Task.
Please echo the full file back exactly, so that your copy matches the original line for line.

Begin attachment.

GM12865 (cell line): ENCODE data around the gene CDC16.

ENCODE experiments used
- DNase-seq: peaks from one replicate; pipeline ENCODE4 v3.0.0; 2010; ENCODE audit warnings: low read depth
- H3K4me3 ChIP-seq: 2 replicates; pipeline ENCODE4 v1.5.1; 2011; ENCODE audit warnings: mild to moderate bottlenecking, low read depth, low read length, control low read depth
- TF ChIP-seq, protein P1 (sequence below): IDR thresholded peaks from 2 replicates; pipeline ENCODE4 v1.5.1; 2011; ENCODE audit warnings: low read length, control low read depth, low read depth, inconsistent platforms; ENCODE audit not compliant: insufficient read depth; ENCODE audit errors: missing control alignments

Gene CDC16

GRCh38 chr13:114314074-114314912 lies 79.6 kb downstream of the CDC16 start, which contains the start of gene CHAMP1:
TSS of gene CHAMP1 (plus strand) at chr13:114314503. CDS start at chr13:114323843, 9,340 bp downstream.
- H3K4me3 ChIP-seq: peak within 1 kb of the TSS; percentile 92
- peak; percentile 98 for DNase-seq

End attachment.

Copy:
GM12865 (cell line): ENCODE data around the gene CDC16.

ENCODE experiments used
- DNase-seq: peaks from one replicate; pipeline ENCODE4 v3.0.0; 2010; ENCODE audit warnings: low read depth
- H3K4me3 ChIP-seq: 2 replicates; pipeline ENCODE4 v1.5.1; 2011; ENCODE audit warnings: mild to moderate bottlenecking, low read depth, low read length, control low read depth
- TF ChIP-seq, protein P1 (sequence below): IDR thresholded peaks from 2 replicates; pipeline ENCODE4 v1.5.1; 2011; ENCODE audit warnings: low read length, control low read depth, low read depth, inconsistent platforms; ENCODE audit not compliant: insufficient read depth; ENCODE audit errors: missing control alignments

Gene CDC16

GRCh38 chr13:114314074-114314912 lies 79.6 kb downstream of the CDC16 start, which contains the start of gene CHAMP1:
TSS of gene CHAMP1 (plus strand) at chr13:114314503. CDS start at chr13:114323843, 9,340 bp downstream.
- H3K4me3 ChIP-seq: peak within 1 kb of the TSS; percentile 92
- peak; percentile 98 for DNase-seq